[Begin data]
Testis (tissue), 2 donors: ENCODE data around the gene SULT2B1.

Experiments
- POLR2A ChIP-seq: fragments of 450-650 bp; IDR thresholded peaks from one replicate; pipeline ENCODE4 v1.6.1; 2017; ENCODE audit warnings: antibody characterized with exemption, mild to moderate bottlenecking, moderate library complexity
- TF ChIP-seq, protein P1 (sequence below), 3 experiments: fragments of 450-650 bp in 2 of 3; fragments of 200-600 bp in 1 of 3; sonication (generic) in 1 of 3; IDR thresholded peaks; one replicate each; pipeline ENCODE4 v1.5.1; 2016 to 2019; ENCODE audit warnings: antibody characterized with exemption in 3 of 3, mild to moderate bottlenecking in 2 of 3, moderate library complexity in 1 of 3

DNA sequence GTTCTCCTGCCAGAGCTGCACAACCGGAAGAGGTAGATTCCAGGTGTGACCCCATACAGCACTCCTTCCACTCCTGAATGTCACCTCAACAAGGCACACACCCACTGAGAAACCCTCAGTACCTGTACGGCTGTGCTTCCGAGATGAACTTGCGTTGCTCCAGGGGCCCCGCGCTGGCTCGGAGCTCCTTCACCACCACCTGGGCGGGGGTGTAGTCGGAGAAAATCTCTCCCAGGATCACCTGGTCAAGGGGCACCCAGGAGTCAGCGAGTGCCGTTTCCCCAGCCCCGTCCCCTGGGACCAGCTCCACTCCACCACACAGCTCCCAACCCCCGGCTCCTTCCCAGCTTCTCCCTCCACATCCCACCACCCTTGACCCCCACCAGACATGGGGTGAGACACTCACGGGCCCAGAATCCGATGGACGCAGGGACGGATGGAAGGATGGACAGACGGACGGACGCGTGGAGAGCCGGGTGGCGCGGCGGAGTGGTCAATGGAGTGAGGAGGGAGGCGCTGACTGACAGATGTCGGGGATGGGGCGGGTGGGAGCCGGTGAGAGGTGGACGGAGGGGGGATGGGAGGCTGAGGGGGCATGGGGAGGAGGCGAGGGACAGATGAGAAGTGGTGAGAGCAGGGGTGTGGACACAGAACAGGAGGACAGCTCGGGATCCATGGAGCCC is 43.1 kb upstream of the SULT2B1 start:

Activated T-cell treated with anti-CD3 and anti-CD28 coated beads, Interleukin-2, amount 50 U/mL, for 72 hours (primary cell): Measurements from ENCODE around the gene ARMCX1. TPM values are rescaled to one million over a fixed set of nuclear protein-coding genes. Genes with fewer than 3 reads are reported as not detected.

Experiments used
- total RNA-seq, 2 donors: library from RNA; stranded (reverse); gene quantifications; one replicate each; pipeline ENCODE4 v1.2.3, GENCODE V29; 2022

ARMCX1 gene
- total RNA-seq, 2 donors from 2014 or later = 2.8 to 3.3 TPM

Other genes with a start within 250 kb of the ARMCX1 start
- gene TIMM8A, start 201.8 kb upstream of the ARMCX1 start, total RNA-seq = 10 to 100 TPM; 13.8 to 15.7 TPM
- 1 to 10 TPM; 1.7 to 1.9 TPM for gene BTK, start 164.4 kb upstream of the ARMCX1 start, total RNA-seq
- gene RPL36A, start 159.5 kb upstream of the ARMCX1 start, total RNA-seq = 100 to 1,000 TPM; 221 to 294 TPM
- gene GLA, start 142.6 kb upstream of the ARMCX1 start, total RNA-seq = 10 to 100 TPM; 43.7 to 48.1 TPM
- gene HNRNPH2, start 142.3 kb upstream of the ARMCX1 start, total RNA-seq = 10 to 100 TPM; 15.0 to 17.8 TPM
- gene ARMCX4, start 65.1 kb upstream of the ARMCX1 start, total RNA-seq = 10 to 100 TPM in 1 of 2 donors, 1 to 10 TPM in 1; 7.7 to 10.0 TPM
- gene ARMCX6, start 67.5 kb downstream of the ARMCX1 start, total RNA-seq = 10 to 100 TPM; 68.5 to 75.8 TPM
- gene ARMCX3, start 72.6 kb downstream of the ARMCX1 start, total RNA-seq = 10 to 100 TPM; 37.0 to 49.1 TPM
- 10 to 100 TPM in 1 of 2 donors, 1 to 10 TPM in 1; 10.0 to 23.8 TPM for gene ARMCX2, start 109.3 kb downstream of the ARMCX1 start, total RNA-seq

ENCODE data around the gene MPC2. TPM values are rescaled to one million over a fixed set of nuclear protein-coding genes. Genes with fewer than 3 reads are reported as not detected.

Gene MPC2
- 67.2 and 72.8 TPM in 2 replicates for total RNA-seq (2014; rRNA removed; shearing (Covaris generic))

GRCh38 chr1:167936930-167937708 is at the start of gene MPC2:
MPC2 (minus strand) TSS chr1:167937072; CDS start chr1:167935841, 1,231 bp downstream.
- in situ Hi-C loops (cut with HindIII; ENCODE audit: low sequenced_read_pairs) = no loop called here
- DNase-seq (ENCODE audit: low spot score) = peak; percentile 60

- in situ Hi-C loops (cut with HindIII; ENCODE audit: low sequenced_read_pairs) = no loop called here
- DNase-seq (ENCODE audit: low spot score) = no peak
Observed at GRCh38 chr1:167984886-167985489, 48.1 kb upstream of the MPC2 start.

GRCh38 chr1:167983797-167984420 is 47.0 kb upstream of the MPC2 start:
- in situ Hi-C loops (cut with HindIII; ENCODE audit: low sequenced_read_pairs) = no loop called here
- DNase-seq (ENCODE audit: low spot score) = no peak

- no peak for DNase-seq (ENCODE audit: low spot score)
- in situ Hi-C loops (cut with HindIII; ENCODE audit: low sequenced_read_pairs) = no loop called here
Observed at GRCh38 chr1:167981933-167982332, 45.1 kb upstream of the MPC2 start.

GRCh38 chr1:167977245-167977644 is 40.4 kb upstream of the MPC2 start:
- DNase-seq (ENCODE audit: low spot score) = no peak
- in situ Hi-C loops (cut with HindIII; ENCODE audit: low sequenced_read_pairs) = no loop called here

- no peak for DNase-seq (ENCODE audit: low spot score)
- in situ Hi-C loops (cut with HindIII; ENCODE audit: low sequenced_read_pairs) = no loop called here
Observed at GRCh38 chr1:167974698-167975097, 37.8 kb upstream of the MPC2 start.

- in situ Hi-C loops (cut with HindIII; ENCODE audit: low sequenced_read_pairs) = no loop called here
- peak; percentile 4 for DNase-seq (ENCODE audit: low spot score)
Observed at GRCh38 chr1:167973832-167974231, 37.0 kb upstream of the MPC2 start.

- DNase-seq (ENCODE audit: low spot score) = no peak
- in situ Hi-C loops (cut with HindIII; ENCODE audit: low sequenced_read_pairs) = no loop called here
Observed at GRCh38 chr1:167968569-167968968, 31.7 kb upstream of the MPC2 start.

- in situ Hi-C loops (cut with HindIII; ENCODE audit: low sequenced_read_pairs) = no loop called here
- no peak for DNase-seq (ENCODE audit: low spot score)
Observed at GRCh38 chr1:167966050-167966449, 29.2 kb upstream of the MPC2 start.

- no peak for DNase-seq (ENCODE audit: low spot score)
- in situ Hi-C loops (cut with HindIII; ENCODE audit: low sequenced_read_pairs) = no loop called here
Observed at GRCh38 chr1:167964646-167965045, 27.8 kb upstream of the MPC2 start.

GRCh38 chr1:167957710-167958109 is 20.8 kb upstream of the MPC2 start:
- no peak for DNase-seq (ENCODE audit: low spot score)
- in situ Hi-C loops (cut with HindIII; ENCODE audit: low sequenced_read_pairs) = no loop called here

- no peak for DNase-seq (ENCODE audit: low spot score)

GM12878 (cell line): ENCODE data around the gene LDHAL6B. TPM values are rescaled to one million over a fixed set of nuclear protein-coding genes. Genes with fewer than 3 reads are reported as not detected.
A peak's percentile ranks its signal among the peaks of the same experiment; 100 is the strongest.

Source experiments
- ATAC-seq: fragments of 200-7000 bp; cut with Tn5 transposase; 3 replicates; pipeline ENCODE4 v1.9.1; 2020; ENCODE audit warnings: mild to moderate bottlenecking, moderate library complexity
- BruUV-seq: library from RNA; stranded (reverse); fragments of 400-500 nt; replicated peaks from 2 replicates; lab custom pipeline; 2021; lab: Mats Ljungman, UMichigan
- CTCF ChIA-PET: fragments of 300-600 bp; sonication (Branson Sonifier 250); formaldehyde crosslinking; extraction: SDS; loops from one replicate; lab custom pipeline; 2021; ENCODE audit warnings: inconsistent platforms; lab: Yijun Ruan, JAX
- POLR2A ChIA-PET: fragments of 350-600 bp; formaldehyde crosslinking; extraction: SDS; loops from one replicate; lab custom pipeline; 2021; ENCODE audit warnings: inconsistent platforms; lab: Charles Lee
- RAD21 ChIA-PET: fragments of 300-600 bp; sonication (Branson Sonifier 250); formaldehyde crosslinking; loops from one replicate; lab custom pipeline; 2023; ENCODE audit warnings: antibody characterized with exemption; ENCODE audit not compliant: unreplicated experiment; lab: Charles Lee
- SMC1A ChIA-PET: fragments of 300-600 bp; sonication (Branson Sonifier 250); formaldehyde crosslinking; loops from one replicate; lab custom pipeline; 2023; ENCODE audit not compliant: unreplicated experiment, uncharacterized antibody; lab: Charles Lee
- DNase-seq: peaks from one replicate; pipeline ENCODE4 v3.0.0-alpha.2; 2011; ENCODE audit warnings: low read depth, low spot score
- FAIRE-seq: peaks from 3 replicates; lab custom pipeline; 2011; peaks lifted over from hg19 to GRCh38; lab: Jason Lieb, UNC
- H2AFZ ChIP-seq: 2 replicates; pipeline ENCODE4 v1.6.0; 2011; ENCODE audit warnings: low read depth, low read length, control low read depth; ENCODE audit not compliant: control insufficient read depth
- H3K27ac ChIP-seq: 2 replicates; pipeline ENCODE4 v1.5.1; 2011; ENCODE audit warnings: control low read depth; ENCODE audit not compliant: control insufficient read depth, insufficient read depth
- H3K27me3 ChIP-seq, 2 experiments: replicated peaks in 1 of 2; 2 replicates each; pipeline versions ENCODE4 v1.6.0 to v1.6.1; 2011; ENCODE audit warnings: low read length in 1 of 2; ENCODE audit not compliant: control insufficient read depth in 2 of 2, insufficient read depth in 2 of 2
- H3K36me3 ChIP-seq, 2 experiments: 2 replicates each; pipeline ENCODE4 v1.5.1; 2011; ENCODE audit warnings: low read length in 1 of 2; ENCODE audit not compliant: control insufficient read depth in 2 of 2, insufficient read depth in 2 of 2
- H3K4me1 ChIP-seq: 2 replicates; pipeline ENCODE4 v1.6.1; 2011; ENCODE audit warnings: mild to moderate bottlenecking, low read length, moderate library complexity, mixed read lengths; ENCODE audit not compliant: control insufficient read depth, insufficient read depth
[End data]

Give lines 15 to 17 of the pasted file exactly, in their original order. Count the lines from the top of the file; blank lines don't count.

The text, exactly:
- gene GLA, start 142.6 kb upstream of the ARMCX1 start, total RNA-seq = 10 to 100 TPM; 43.7 to 48.1 TPM
- gene HNRNPH2, start 142.3 kb upstream of the ARMCX1 start, total RNA-seq = 10 to 100 TPM; 15.0 to 17.8 TPM
- gene ARMCX4, start 65.1 kb upstream of the ARMCX1 start, total RNA-seq = 10 to 100 TPM in 1 of 2 donors, 1 to 10 TPM in 1; 7.7 to 10.0 TPM